The Importance of Keeping Digital Instruction Consistent with School Goals

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Key NEPC Policy Brief Takeaway: New series of three briefs identifies key issues for school leaders to consider before adopting a digital platform or learning program that will impact curriculum and teaching, student assessment, and privacy/data security.

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The COVID-19 pandemic has given the entire country a crash course in virtual education and digital education platforms. As school buildings closed in the spring of 2020, school leaders scrambled to implement virtual education programs. This was both a necessary response to the current crisis and, for virtual education advocates, an opportunity to permanently transform public education with digital technology.

Unfortunately, school leaders have had little more than marketing messages to inform their considerations of digital offerings. To provide some additional information, insights and recommendations, NEPC released a three-brief collection today. Issues to Consider Before Adopting a Digital Platform or Learning Program was authored by Faith Boninger and Alex Molnar of the University of Colorado Boulder, with contributions by Michael Barbour of Touro University California. The briefs detail how digital platforms and learning programs can distort curriculum, teaching, and assessments, threaten student privacy, and undermine data security. They identify key issues for school leaders to consider before adopting digital programs.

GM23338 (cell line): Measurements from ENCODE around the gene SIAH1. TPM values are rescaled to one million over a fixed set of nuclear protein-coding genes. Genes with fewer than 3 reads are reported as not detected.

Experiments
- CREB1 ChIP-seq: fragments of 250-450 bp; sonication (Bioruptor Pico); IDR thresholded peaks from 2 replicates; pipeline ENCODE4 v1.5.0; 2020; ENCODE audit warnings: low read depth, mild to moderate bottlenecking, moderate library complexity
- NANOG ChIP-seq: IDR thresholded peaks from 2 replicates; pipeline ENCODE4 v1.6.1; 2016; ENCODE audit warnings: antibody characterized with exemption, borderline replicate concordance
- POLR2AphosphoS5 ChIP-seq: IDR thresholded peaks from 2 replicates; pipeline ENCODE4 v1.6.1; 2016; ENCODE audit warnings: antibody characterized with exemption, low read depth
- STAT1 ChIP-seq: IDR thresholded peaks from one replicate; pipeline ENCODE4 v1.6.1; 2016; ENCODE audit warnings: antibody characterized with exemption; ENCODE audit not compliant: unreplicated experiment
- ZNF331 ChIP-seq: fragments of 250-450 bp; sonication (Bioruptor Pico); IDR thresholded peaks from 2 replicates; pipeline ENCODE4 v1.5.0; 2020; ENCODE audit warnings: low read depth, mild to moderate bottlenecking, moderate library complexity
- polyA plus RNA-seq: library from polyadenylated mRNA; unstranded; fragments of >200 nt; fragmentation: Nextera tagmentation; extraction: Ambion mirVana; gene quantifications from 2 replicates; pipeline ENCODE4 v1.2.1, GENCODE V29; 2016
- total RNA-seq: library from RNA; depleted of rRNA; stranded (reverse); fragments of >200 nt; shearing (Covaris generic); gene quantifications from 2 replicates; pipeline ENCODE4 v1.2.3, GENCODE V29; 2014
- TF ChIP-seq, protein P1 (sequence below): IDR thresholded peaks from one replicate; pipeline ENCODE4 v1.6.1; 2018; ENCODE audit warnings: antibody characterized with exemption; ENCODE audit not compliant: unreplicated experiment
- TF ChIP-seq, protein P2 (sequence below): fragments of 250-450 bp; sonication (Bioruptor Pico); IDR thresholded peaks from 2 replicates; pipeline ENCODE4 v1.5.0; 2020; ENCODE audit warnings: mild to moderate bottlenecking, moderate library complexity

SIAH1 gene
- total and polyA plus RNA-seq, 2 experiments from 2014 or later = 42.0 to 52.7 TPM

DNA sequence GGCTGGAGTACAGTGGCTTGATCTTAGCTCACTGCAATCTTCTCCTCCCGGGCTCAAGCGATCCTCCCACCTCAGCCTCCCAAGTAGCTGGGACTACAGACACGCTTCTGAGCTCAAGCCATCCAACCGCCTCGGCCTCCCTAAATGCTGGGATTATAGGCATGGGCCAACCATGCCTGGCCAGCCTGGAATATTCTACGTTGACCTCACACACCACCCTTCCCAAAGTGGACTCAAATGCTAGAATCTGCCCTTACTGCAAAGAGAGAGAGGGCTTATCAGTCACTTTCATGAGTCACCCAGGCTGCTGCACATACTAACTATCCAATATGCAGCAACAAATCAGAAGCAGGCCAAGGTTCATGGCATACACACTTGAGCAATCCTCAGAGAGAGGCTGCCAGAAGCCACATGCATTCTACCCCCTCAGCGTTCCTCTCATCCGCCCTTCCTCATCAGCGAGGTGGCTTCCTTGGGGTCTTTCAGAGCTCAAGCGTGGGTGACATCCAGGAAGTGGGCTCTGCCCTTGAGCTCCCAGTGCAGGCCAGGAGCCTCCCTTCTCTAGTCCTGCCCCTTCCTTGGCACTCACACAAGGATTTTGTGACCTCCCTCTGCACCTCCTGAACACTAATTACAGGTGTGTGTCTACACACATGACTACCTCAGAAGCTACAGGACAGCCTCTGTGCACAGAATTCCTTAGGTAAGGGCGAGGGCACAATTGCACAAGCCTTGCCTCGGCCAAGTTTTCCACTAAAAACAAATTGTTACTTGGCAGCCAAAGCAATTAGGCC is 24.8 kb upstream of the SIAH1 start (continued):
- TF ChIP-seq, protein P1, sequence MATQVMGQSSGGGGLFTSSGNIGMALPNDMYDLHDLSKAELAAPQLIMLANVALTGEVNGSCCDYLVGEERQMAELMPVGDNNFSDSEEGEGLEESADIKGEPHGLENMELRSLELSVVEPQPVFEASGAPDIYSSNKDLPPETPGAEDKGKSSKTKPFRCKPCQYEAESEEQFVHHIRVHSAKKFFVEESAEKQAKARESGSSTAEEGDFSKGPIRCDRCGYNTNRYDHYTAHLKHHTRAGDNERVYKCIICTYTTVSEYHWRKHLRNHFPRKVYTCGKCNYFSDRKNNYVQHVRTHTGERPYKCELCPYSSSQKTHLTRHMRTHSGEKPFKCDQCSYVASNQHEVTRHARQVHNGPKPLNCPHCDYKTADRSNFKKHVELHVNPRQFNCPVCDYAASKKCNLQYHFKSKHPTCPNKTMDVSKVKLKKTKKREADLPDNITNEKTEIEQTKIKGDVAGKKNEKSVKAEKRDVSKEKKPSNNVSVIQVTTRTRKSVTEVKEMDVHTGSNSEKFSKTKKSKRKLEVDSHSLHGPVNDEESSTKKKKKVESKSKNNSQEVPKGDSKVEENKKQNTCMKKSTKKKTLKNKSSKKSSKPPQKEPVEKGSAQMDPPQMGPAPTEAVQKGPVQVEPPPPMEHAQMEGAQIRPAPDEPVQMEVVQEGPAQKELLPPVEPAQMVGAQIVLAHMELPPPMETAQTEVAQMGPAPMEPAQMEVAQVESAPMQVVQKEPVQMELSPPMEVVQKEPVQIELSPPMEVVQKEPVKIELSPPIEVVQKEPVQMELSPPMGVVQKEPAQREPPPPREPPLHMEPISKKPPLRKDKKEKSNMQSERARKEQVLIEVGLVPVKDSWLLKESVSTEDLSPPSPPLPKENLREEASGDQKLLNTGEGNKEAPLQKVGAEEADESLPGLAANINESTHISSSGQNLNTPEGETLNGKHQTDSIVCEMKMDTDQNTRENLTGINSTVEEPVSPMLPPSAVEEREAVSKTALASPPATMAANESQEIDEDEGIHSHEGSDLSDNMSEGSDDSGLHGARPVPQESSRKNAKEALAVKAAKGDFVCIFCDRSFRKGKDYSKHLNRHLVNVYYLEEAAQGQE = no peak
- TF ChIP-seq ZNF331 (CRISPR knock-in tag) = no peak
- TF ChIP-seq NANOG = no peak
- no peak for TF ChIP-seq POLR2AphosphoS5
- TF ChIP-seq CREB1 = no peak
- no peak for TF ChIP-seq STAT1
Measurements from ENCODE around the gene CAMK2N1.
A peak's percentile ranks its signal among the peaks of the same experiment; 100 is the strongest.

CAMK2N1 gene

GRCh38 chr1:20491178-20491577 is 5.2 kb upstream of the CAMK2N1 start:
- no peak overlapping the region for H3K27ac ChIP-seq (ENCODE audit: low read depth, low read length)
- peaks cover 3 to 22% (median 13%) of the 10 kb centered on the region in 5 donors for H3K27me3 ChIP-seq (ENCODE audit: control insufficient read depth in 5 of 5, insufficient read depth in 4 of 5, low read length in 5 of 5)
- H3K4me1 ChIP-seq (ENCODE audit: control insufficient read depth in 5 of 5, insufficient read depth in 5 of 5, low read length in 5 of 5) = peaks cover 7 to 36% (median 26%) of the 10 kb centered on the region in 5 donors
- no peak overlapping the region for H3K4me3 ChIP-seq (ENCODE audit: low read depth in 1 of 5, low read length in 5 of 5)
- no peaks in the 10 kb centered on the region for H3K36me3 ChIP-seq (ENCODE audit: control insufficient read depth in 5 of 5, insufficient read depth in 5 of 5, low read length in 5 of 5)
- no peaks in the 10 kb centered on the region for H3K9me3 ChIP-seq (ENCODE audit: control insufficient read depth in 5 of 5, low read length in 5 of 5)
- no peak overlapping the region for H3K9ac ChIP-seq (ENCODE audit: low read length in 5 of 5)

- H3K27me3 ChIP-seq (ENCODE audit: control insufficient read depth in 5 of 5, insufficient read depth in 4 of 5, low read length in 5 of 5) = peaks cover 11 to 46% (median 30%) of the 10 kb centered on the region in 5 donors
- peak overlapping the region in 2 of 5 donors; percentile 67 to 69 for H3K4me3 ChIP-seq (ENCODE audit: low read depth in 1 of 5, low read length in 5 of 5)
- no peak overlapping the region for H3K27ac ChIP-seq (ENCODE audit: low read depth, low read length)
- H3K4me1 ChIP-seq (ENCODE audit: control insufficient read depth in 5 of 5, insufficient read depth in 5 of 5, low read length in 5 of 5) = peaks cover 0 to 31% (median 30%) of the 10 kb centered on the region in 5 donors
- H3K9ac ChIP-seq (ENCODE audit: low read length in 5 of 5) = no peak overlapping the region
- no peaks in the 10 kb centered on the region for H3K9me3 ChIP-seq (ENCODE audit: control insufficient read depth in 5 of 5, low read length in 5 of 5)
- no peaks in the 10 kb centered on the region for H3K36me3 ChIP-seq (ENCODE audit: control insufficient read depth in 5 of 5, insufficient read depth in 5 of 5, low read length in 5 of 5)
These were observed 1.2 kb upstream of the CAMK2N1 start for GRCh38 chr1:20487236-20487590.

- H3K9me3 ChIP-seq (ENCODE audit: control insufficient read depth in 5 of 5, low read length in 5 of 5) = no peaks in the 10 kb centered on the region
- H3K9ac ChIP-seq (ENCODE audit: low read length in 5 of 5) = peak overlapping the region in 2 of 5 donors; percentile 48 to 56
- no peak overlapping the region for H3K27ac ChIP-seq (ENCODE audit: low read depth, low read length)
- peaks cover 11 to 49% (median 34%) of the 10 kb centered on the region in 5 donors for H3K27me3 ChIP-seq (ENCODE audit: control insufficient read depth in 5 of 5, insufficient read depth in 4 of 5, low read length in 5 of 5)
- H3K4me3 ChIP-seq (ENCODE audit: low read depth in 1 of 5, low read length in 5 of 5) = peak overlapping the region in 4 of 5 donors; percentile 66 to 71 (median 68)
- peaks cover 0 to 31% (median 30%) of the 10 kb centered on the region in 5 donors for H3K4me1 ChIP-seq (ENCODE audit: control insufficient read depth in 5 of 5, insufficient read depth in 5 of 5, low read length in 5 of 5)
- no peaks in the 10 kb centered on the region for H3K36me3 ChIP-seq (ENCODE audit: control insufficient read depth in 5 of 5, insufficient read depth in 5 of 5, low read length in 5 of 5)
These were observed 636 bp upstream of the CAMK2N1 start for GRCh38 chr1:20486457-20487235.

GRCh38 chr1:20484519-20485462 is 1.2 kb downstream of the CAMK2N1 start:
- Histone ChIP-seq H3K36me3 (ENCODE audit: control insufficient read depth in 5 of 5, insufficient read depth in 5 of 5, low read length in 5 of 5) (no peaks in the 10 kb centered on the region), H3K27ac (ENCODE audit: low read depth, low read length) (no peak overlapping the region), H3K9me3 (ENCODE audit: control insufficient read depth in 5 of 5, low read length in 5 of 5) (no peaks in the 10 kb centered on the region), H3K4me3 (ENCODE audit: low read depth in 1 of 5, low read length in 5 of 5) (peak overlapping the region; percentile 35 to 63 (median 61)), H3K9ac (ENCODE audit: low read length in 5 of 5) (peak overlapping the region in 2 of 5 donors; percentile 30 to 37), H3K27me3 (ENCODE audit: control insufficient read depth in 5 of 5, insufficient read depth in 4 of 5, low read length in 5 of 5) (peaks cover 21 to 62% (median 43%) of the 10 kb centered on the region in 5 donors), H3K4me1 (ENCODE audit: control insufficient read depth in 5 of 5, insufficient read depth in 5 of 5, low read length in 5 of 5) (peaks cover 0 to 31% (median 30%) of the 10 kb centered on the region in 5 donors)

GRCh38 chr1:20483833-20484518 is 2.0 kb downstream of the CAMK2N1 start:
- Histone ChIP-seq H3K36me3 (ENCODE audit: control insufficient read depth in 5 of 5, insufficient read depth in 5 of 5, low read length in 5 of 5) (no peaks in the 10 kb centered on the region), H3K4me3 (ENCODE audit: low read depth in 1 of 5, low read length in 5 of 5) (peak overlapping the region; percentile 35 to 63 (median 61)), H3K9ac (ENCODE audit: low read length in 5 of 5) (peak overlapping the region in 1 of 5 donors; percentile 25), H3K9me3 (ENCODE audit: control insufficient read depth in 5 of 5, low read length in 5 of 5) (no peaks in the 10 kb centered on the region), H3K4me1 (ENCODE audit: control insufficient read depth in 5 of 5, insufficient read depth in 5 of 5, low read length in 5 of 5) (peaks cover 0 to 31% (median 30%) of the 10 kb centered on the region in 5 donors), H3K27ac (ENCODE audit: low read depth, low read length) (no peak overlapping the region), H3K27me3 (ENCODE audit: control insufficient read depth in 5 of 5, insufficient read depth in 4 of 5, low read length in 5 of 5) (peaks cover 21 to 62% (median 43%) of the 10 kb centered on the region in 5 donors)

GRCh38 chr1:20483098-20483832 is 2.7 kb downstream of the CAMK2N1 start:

Each brief includes recommendations unique to its specific focus as well as recommendations common across the collection. The framing principle underlying all three briefs is that school leaders should ensure that any digital technology they adopt reflects, rather than undermines or distorts, their school’s stated values and goals. In the context of the pandemic, the best many school leaders can do is minimize any potential harm that may result from the need to hastily adopt digital technologies. With this in mind, the authors offer the following principles to guide decision-making.

Digital learning programs and platforms are less likely to harm students to the extent that they:

  • Retain curriculum and teaching practices consistent with school goals and values;
  • Have been reviewed for bias by i- ndependent experts;
  • Maintain teachers’ control of educational decisions rather than transfer those decisions to algorithms programmed into applications;
  • Collect a minimal amount of student data; and
  • Prevent the transfer of student data to vendors and other unknown parties.

These principles, in conjunction with the considerations detailed in each brief, can be used to help determine which digital products to choose, how to best use them in the current crisis, and how to decide which should be abandoned when the crisis has passed.

Find Issues to Consider Before Adopting a Digital Platform or Learning Program, by Faith Boninger and Alex Molnar, at:
http://nepc.colorado.edu/publication/virtual-learning

The National Education Policy Center (NEPC), a university research center housed at the University of Colorado Boulder School of Education, produces and disseminates high-quality, peer-reviewed research to inform education policy discussions. Visit us at: https://nepc.colorado.edu

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William J. Mathis

Faith Boninger
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